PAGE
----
Xi's Central Asia trip aimed at common development, all-win cooperation

Updated: 2013-09-15 03:15


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BEIJING -- Chinese President Xi Jinping's just-concluded trip to four Central Asian nations has contributed to upgrading relations between China and these countries on a full scale, said analysts and media organizations in various countries.

Xi paid state visits to Turkmenistan, Kazakhstan, Uzbekistan and Kyrgyzstan from September 3 to 13, and attended a summit of the Group of 20 (G20) in St. Petersburg, Russia, and a summit of the Shanghai Cooperation Organization (SCO) in Bishkek, Kyrgyzstan.

Xi's participation in the two summits is of great significance in lifting China's position in global economic governance and promoting the sound and stable development of the SCO, said analysts.

Regional cooperation

An article published on Rossiyskaya Gazeta said the 12-year-old SCO has been faithful to its original intention of safeguarding regional security and fighting the "three evil forces" of terrorism, separatism and extremism. Meanwhile, the organization provided a wider space for pragmatic cooperation among members states, promoted trade and economic development as well as cooperation in legislation, technology, culture and humanities, the report said.

The SCO has various observers and dialogue partners such as Mongolia, Iran, India and Pakistan. The organization represents nearly half of the global population, it said.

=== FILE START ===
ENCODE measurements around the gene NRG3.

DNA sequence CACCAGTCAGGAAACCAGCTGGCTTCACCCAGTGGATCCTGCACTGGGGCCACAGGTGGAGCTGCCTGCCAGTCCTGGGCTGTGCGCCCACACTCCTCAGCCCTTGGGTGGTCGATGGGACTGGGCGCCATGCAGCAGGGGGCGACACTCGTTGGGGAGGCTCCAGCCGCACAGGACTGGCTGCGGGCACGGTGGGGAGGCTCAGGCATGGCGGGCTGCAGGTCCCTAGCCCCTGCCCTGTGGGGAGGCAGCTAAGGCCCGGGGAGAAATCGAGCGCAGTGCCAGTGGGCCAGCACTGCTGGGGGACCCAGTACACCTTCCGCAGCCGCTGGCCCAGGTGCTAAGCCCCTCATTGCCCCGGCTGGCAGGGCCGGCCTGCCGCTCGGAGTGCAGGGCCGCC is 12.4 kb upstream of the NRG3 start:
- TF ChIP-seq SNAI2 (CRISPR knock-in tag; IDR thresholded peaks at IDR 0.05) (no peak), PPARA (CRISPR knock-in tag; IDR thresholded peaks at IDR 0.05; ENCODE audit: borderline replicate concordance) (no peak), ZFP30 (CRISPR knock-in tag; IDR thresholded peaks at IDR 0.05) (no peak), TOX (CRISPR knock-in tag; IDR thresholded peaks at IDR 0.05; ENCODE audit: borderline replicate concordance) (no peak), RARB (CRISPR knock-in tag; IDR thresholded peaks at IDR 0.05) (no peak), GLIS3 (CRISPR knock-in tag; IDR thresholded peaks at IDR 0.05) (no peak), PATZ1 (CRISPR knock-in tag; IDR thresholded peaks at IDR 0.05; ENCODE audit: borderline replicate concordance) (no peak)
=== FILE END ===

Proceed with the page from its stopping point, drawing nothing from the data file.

Another Russian newspaper Vzglyad said the SCO, which groups Russia, China and four Central Asian countries, has an increasingly important role in regional and international politics. The revitalization of these countries will help better safeguard peace and promote civility and common prosperity.

Sergi Ivanovich, an official at the Chamber of Commerce and Industry of Russia, said Xi's proposal to establish an SCO development bank and an SCO special account is very necessary as they would provide a good financing platform from which SCO member states can get aid when they meet natural disasters and financial crisis.

He saw the bank as an effective mechanism to ensure economic development and national security of SCO member countries.

Turkish political scientist Ramiz Meshedihasanli echoed Ivanovich's viewpoint, saying Xi's proposal was of practical significance as it is imperative to establish an effective mechanism of financing for large multilateral cooperative projects. He also believed that SCO cooperation should go beyond trade.

Kubanychbek Tabaldiyev, director of Kyrgyzstan's National Information Agency Kabar, noted that Xi stressed pragmatic cooperation among SCO member states in transportation, energy and agriculture. As the regional bloc covers a vast area, conducting cooperation in the above-mentioned areas will improve SCO members' ability to deal with crises, Tabaldiyev said.

Akram Zaki, former Pakistani ambassador to China, said: "It (SCO) was a child in the start of the century but after one decade now we may call it a young mechanism with a promising prospect to boost common security and development in the Eurasia region."

"China has pushed economic development and trade as the new priorities for the SCO. China certainly has deployed aid, investment, and infrastructure projects that further its economic expansion through the SCO. At the forum of SCO, China presents a model of development," he said.

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